His only passion was the love of gold.
He sold his horses, sold his hawks and hounds,
Rented his vineyards and his garden-grounds,
Kept but one steed, his favorite steed of all,
To starve and shiver in a naked stall,
And, day by day, sat brooding in his chair
Devising plans how best to hoard and spare.
At length he said, “What is the use or need
To keep at my own cost this lazy steed,
Eating his head off in my stables here,
When rents are low and provender is dear?
Let him go feed upon the public ways:
I want him only for the holidays."
So the old steed was turned into the heat
Of the long, lonely, silent, shadeless street;
And wandered in suburban lanes forlorn,
Barked at by dogs, and torn by briar and thorn.
One afternoon, as in that sultry clime
It is the custom in the summer-time,
With bolted doors and window-shutters closed,
The inhabitants of Atri slept or dozed;
When suddenly upon their senses fell
The loud alarum of the accusing bell!
The syndic started from his deep repose,
Turned on his couch, and listened, and then rose
And donned his robes, and with reluctant pace
Went panting forth into the market-place,
Where the great bell upon its cross-beam swung,
Reiterating with persistent tongue,
In half-articulate jargon, the old song,
"Some one hath done a wrong, hath done a wrong!"
But ere he reached the belfry's light arcade,
He saw, or thought he saw, beneath its shade,
No shape of human form of woman born,
But a poor steed dejected and forlorn,
Who with uplifted head and eager eye
Was tugging at the vines of briony.
“Domeneddio!" cried the syndic straight,
“This is the Knight of Atri's steed of state!
He calls for justice, being sore distressed,
And pleads his cause as loudly as the best.”
Meanwhile from street and lane a noisy crowd
Had rolled together like a summer cloud,
And told the story of the wretched beast
In five-and-twenty different ways at least,
With much gesticulation and appeal
To heathen gods, in their excessive zeal.
The knight was called and questioned: in reply
Did not confess the fact, did not deny,
Treated the matter as a pleasant jest,
And set at naught the syndic and the rest,
Maintaining in an angry undertone,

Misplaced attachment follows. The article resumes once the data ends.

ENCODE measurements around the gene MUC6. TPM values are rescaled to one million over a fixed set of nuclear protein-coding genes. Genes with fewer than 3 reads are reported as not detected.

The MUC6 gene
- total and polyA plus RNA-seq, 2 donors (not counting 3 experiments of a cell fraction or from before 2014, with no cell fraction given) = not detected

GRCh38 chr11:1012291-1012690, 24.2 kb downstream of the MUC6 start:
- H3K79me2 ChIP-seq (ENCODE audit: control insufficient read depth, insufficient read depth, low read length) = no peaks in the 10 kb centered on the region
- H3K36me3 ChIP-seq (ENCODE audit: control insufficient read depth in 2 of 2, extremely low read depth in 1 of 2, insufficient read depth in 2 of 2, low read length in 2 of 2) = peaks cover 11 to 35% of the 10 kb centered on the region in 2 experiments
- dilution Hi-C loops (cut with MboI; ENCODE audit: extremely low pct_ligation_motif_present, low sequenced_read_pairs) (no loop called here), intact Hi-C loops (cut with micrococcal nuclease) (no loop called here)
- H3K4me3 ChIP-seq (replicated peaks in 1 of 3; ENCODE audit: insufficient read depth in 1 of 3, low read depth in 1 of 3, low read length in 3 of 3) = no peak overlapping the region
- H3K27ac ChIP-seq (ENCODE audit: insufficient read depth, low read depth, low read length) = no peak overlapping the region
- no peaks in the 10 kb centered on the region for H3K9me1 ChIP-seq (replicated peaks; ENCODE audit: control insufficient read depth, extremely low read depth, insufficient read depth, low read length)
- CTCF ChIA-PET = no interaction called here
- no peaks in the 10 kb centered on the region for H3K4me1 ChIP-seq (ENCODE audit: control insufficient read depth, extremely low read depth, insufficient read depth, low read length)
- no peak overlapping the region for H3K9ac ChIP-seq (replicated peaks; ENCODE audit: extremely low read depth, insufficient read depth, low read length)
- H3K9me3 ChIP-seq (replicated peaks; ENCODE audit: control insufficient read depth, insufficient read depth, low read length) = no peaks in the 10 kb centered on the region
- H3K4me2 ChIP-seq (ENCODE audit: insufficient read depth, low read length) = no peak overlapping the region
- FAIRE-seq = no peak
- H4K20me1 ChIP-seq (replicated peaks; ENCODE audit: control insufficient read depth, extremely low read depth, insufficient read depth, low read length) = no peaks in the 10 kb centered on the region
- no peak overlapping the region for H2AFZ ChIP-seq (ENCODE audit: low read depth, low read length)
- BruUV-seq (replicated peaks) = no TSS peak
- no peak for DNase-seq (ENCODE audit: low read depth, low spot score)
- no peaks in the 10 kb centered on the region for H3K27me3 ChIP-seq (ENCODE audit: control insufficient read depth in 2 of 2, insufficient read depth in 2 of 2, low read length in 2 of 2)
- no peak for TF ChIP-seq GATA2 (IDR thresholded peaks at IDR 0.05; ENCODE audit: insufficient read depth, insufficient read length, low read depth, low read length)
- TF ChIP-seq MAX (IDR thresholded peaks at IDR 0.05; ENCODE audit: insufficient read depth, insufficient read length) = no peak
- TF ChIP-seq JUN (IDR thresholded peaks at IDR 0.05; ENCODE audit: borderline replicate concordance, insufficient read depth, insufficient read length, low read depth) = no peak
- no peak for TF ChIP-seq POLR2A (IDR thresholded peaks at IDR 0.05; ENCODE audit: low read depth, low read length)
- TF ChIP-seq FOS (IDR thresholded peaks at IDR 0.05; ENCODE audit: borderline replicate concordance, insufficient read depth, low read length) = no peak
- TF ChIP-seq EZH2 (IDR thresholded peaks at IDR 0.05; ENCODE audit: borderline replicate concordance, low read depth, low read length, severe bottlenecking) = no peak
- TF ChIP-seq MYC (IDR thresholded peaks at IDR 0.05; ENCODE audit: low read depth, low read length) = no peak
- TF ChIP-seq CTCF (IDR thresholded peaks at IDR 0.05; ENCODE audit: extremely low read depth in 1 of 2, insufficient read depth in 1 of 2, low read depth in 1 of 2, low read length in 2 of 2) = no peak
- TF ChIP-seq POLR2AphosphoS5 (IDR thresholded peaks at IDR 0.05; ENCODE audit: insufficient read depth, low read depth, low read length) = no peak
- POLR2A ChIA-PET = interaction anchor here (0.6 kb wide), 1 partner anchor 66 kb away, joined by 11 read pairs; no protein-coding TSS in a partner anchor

That he should do what pleased him with his own.
And thereupon the syndic gravely read
The proclamation of the king; then said,
“Pride goeth forth on horseback grand and gay,
But coineth back on foot, and begs its way:
Fame is the fragrance of heroic deeds,
Of flowers of chivalry and not of weeds!
These are familiar proverbs ; but I fear
They never yet have reached your knightly ear.
What fair renown, what honor, what repute,
Can come to you from starving this poor brute?
He who serves well and speaks not, merits more
Than they who clamor loudest at the door.
Therefore, the law decrees that as this steed
Served you in youth, henceforth you shall take heed
To comfort his old age, and to provide
Shelter in stall, and food and field beside.”
The knight withdrew abashed: the people all
Led home the steed in triumph to his stall.
The king heard and approved, and laughed in glee,
And cried aloud,“ Right well it pleaseth me!
Church bells at best but ring us to the door,
But go not in to mass. My bell doth more:
It cometh into court, and pleads the cause
Of creatures dumb and unknown to the laws.
And this shall make, in every Christian clime,
The Bell of Atri famous for all time."
- Atlantic Monthly
When they reached the depot, Mr. Mann and his wife gazed in unspeakable disappointment at the receding train, which was just pulling away from the bridge switch at the rate of a mile a minute. Their first impulse was to run after it, but as the train was out of sight and whistling for Sagetown before they could act upon the impulse, they remained in the carriage and disconsolately turned their horses' hearls homeward.
Mr. Mann broke the silence, very grimly: “It all comes of having to wait for a woman to get ready.”
“I was ready before you were," replied his wife.
"Great heavens,” cried Mr. Mann, with great impatierce, nearly jerking the horses' jaws out of place,“ just listen to that! And I sat in the buggy ten minutes yelling at you to come along until the whole neighborhood heard me."
“Yes,” acquiesced Mrs. Mann with the provoking piacidity which no one can assume but a woman," and every time I